6. Armando Galarraga


With a price of $239.89, this card is largely this high due to Armando's perfect/not-perfect game last year.  It's a red parallel out 25, which isn't bad.  It's also a sticker autograph and a rookie card, a couple of points in its favor.  It's the kind of card I'd be happy to pull, but I wouldn't go out of my way.  It's from the Topps basic design of 2008, and it's not too interesting overall.

5. Ian Kennedy


At $250, this card is technically tied with the one below.  I docked it a spot simply because it's a dual autograph, so the value isn't from Kennedy alone.  It's still a pretty cool card.  It had a print run of 15, and features two sticker autos of (at the time) two of the Pitchers of the Future for the Yankees.  It also came from a pretty expensive product, Upper Deck Premier.  It doesn't have any cool chrome or refractor treatment, though.

4. Xavier Nady


I think the $250 price tag for this card is solely with the hope he'll return to the form he had before getting injured.  Sadly, that is probably never going to happen, which makes the price for this card even more puzzling.  It does have an on-card autograph, which is pretty cool.  It's a rookie card from a higher end set.  It's a refractor, so it gets some shiny points.  The design in general is awful, though (what's with the small picture of Nady right by the larger Nady's crotch?), and it has a pretty high print run at 1500.  Give it a few years and you'll probably be able to dig it out of a bargain bin somewhere.

3. Chris Young


The $375 price for this card makes sense to me.  Young was highly touted a prospect, had a big year in 2007, bounced back to be an All-Star in 2010.  So it's not just hype for him.  The card itself has some nice things to it as well.  Bowman is one of the better products for rookie cards like the one above,  and it's also a red refractor.  It's one of only 5 made, and it has what looks like an on-card autograph.  Young's expression is also priceless.

2. Stephen Drew


This card of Stephen Drew, which could be had for $799.99, is another example of a prospect card.  Drew was highly touted going into the draft, and these types of players get cards released even before they sniff the major leagues.  In this case, the card was made in 2005, his first year in the system, and is a gold parallel numbered to 10.  It has an actual on card signature.  But best of all is that Drew is a player to actually be excited about.  The value of this card isn't hype.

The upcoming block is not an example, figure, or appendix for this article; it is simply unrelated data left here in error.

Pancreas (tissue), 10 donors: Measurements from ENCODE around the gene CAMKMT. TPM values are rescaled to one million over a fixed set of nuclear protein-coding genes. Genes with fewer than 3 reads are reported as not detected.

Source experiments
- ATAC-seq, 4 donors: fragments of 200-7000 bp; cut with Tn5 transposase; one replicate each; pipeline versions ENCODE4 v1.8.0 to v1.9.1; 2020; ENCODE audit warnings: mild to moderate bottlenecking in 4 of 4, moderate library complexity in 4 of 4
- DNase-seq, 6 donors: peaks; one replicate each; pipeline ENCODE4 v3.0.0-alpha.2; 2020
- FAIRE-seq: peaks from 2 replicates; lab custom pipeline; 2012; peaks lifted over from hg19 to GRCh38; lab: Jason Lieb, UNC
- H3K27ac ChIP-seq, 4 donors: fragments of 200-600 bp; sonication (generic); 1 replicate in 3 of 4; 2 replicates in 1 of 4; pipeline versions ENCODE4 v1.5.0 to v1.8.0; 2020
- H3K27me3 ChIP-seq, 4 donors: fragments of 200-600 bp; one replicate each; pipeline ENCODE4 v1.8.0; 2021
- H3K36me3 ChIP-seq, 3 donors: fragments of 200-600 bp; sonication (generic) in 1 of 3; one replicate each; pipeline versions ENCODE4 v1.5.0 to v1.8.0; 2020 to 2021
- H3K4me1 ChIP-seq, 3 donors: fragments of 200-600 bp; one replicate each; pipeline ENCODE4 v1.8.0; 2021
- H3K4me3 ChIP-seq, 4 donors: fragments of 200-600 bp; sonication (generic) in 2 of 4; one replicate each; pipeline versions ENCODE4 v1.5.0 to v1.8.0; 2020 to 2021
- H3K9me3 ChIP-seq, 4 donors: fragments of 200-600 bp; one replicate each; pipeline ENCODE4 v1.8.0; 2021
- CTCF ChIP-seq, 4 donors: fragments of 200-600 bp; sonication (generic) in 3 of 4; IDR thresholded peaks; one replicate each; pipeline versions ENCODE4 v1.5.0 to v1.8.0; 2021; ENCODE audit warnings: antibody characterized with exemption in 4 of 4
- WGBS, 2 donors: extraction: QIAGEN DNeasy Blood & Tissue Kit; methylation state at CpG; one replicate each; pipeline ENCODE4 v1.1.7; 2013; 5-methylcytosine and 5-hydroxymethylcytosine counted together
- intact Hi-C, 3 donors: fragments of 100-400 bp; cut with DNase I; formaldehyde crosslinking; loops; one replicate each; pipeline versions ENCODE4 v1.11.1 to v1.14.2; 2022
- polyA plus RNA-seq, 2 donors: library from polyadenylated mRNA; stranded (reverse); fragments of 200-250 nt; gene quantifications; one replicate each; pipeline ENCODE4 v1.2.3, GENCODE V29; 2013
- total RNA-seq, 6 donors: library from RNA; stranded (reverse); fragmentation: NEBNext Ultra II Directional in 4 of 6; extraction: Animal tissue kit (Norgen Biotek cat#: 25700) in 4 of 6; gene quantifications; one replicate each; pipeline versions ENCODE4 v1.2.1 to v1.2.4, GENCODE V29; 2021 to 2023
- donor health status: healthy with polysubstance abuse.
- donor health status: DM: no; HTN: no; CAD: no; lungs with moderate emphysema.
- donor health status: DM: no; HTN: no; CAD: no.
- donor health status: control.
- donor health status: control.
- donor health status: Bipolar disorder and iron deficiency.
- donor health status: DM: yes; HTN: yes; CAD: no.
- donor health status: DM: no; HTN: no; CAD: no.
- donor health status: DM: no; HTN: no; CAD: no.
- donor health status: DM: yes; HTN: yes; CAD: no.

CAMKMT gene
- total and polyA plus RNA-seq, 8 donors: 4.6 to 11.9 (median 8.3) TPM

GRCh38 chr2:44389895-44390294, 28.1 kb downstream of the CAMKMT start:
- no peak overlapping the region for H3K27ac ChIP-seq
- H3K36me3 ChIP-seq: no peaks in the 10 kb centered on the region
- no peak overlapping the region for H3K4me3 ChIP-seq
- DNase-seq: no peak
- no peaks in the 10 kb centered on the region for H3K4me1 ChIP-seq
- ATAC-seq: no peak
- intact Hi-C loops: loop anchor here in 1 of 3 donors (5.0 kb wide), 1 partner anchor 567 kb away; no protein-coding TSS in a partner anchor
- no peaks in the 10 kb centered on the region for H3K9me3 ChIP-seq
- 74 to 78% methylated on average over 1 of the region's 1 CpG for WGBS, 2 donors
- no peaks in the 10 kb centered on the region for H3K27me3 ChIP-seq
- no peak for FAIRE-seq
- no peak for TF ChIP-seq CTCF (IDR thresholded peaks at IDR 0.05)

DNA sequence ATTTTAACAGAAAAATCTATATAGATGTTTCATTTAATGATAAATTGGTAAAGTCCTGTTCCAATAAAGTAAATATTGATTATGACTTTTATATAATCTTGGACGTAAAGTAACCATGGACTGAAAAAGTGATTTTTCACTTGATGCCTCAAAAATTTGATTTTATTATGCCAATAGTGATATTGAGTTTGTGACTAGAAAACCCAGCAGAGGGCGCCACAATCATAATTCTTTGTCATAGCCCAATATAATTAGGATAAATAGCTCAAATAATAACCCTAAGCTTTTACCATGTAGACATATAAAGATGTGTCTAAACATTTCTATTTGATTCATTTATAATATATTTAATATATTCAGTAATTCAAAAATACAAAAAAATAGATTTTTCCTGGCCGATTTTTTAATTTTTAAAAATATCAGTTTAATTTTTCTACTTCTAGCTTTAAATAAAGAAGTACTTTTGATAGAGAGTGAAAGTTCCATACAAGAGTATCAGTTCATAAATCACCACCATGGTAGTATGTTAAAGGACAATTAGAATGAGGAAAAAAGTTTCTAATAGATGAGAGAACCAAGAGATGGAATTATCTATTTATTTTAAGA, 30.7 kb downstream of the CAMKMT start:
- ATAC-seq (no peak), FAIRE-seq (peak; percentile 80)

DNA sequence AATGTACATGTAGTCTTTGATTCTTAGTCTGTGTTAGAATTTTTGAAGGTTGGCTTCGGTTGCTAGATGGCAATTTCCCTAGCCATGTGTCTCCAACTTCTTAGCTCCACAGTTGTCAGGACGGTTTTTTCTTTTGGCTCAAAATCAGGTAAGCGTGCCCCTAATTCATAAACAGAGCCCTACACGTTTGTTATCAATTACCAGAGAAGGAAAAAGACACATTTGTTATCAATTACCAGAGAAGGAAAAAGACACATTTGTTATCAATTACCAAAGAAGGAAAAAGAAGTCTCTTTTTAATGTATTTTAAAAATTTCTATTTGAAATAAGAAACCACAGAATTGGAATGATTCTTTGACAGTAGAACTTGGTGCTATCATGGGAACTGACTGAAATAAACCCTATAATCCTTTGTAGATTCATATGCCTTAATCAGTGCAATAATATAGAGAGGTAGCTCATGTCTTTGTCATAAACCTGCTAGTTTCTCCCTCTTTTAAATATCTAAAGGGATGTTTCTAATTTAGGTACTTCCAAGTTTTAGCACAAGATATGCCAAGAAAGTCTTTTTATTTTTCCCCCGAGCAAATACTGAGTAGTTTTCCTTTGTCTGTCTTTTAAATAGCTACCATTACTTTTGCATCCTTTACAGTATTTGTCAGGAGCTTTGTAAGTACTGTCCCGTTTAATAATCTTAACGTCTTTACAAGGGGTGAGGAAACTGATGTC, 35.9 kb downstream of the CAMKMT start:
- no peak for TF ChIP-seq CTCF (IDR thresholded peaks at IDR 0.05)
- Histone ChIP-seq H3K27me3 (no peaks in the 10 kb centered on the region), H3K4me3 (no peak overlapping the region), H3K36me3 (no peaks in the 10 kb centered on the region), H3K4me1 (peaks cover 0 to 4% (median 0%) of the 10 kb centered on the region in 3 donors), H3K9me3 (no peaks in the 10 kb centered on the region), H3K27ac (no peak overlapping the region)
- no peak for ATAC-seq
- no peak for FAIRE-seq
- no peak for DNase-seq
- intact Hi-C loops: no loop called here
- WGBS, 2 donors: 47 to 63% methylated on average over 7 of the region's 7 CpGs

1. Justin Upton


Now this is one sweet card.  It has pretty much everything a collector could dream of, but it'll cost you: $3995.  It's a rookie card of one of the best young players in the game.  It has an autograph, and is a 1/1.  It came from Upper Deck Exquisite, one of the high end products in 2007 (though a box of it amazingly only goes for $250 now).  The best part is the game used patch.  This is the only card on the list with game used materials, and for good reasons.  Most game used cards are a single color patch from a boring part of the jersey (like all white or grey).  Sometimes you'll get a secondary color, like how the Yankees have pinstripes.  It's a good rule of thumb that the more colors there are in a patch, and the more complex it is, the more desirable the card becomes.  The card above is a great example because it has 4 colors, multiple windows, multiple colors in every window, and it's rather extensive.  I'd flip my lid if I pulled a card like this one from a pack.

So there you have it.  eBay isn't also the best measure of a card's value, as anyone can put up any card at any price with the blind hope someone stupid enough will pay for it.    But if you want to buy me one then I won't, um, be disappointed.  Address all checks to the Soco Corporation.